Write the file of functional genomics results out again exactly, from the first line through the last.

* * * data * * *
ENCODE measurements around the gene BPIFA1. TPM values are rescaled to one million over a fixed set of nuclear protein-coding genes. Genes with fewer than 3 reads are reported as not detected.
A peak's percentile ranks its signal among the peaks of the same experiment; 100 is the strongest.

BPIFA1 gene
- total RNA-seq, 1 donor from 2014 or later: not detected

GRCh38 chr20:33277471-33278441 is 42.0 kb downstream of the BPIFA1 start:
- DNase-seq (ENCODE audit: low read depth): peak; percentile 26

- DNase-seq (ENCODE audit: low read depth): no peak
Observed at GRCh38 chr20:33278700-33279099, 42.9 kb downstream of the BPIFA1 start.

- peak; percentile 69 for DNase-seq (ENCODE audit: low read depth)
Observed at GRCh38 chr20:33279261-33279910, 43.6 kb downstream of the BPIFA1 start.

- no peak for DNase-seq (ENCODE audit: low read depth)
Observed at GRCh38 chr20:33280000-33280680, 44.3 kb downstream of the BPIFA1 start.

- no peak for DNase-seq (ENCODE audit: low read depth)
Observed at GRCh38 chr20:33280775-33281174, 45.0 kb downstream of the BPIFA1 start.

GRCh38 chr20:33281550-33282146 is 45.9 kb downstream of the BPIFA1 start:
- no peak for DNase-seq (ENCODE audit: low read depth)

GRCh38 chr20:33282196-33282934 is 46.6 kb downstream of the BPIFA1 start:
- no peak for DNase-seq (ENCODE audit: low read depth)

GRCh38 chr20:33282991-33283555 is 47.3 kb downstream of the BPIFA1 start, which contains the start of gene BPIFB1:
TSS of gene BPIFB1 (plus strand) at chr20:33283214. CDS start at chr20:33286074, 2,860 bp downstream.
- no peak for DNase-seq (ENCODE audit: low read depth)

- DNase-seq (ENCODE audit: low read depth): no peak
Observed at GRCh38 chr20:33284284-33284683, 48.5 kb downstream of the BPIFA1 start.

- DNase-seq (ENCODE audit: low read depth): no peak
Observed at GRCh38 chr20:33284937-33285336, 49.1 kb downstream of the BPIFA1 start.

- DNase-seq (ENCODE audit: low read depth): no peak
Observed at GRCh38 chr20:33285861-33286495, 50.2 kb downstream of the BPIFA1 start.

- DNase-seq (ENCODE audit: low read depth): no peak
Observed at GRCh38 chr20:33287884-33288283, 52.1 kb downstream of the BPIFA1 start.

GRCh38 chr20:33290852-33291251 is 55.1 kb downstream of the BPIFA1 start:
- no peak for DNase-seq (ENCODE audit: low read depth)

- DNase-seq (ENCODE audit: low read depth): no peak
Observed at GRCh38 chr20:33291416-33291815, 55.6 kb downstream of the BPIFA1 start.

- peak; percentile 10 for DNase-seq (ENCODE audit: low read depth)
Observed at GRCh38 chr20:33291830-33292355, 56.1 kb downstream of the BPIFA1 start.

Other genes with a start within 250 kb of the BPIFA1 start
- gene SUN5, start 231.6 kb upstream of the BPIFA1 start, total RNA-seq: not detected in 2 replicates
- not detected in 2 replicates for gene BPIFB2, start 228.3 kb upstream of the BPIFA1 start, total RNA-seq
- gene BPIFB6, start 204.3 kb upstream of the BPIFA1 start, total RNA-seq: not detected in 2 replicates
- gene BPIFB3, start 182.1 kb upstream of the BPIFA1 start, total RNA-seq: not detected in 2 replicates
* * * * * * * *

ENCODE measurements around the gene BPIFA1. TPM values are rescaled to one million over a fixed set of nuclear protein-coding genes. Genes with fewer than 3 reads are reported as not detected.
A peak's percentile ranks its signal among the peaks of the same experiment; 100 is the strongest.

BPIFA1 gene
- total RNA-seq, 1 donor from 2014 or later: not detected

GRCh38 chr20:33277471-33278441 is 42.0 kb downstream of the BPIFA1 start:
- DNase-seq (ENCODE audit: low read depth): peak; percentile 26

- DNase-seq (ENCODE audit: low read depth): no peak
Observed at GRCh38 chr20:33278700-33279099, 42.9 kb downstream of the BPIFA1 start.

- peak; percentile 69 for DNase-seq (ENCODE audit: low read depth)
Observed at GRCh38 chr20:33279261-33279910, 43.6 kb downstream of the BPIFA1 start.

- no peak for DNase-seq (ENCODE audit: low read depth)
Observed at GRCh38 chr20:33280000-33280680, 44.3 kb downstream of the BPIFA1 start.

- no peak for DNase-seq (ENCODE audit: low read depth)
Observed at GRCh38 chr20:33280775-33281174, 45.0 kb downstream of the BPIFA1 start.

GRCh38 chr20:33281550-33282146 is 45.9 kb downstream of the BPIFA1 start:
- no peak for DNase-seq (ENCODE audit: low read depth)

GRCh38 chr20:33282196-33282934 is 46.6 kb downstream of the BPIFA1 start:
- no peak for DNase-seq (ENCODE audit: low read depth)

GRCh38 chr20:33282991-33283555 is 47.3 kb downstream of the BPIFA1 start, which contains the start of gene BPIFB1:
TSS of gene BPIFB1 (plus strand) at chr20:33283214. CDS start at chr20:33286074, 2,860 bp downstream.
- no peak for DNase-seq (ENCODE audit: low read depth)

- DNase-seq (ENCODE audit: low read depth): no peak
Observed at GRCh38 chr20:33284284-33284683, 48.5 kb downstream of the BPIFA1 start.

- DNase-seq (ENCODE audit: low read depth): no peak
Observed at GRCh38 chr20:33284937-33285336, 49.1 kb downstream of the BPIFA1 start.

- DNase-seq (ENCODE audit: low read depth): no peak
Observed at GRCh38 chr20:33285861-33286495, 50.2 kb downstream of the BPIFA1 start.

- DNase-seq (ENCODE audit: low read depth): no peak
Observed at GRCh38 chr20:33287884-33288283, 52.1 kb downstream of the BPIFA1 start.

GRCh38 chr20:33290852-33291251 is 55.1 kb downstream of the BPIFA1 start:
- no peak for DNase-seq (ENCODE audit: low read depth)

- DNase-seq (ENCODE audit: low read depth): no peak
Observed at GRCh38 chr20:33291416-33291815, 55.6 kb downstream of the BPIFA1 start.

- peak; percentile 10 for DNase-seq (ENCODE audit: low read depth)
Observed at GRCh38 chr20:33291830-33292355, 56.1 kb downstream of the BPIFA1 start.

Other genes with a start within 250 kb of the BPIFA1 start
- gene SUN5, start 231.6 kb upstream of the BPIFA1 start, total RNA-seq: not detected in 2 replicates
- not detected in 2 replicates for gene BPIFB2, start 228.3 kb upstream of the BPIFA1 start, total RNA-seq
- gene BPIFB6, start 204.3 kb upstream of the BPIFA1 start, total RNA-seq: not detected in 2 replicates
- gene BPIFB3, start 182.1 kb upstream of the BPIFA1 start, total RNA-seq: not detected in 2 replicates